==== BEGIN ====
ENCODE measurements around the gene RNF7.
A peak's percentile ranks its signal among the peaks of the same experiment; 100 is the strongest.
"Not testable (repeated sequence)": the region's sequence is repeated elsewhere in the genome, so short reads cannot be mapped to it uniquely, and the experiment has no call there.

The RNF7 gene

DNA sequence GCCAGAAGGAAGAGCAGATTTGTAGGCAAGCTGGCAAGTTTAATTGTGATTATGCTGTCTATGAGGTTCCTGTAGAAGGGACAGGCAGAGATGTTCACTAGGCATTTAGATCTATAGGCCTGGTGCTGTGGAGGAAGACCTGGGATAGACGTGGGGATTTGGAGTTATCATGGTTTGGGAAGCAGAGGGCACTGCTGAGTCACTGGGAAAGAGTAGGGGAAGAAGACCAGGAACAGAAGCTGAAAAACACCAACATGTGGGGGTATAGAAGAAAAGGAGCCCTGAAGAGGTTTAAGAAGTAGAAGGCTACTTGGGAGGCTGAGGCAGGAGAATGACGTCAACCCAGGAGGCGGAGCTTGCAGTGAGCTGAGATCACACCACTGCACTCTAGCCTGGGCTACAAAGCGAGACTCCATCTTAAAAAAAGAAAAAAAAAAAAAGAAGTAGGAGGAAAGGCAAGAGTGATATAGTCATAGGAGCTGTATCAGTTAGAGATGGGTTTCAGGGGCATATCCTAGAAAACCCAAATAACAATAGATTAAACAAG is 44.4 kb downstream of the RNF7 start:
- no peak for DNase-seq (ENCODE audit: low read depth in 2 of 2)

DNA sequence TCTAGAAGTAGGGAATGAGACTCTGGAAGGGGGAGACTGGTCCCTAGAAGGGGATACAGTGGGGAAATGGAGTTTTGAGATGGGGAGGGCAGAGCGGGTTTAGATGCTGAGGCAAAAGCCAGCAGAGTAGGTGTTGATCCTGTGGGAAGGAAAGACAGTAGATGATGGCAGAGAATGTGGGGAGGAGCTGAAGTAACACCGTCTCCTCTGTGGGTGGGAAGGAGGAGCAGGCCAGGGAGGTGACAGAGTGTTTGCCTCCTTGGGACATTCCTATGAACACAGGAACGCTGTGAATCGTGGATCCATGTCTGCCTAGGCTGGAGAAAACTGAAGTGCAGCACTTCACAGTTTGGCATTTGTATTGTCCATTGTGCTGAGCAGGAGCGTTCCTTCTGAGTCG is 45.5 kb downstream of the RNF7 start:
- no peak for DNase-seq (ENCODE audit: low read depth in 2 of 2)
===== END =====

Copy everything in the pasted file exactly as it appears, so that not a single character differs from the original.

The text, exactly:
ENCODE measurements around the gene RNF7.
A peak's percentile ranks its signal among the peaks of the same experiment; 100 is the strongest.
"Not testable (repeated sequence)": the region's sequence is repeated elsewhere in the genome, so short reads cannot be mapped to it uniquely, and the experiment has no call there.

The RNF7 gene

DNA sequence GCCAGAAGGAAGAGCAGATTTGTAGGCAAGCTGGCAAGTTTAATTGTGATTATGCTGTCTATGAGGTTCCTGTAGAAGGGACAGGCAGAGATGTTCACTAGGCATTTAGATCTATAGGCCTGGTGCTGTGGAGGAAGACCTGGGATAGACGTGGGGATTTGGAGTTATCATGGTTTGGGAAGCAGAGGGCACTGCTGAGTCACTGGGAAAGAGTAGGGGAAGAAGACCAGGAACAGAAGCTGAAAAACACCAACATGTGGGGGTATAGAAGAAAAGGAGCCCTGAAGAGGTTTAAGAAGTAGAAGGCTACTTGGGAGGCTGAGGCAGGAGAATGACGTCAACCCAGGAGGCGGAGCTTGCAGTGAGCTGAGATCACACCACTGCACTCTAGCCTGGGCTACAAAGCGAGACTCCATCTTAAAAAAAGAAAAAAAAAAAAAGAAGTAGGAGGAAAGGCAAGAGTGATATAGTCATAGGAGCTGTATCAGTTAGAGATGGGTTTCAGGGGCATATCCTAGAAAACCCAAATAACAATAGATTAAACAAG is 44.4 kb downstream of the RNF7 start:
- no peak for DNase-seq (ENCODE audit: low read depth in 2 of 2)

DNA sequence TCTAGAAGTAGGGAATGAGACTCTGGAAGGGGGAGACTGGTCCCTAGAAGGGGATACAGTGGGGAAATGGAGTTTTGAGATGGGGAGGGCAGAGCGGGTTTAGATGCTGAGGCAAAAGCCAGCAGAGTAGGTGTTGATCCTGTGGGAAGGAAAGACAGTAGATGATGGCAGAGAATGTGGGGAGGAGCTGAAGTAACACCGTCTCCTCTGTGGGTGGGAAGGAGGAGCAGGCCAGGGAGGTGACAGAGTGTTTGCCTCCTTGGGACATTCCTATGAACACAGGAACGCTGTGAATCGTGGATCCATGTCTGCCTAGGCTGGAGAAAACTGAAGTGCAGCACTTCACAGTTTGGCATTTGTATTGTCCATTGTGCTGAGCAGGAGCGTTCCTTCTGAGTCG is 45.5 kb downstream of the RNF7 start:
- no peak for DNase-seq (ENCODE audit: low read depth in 2 of 2)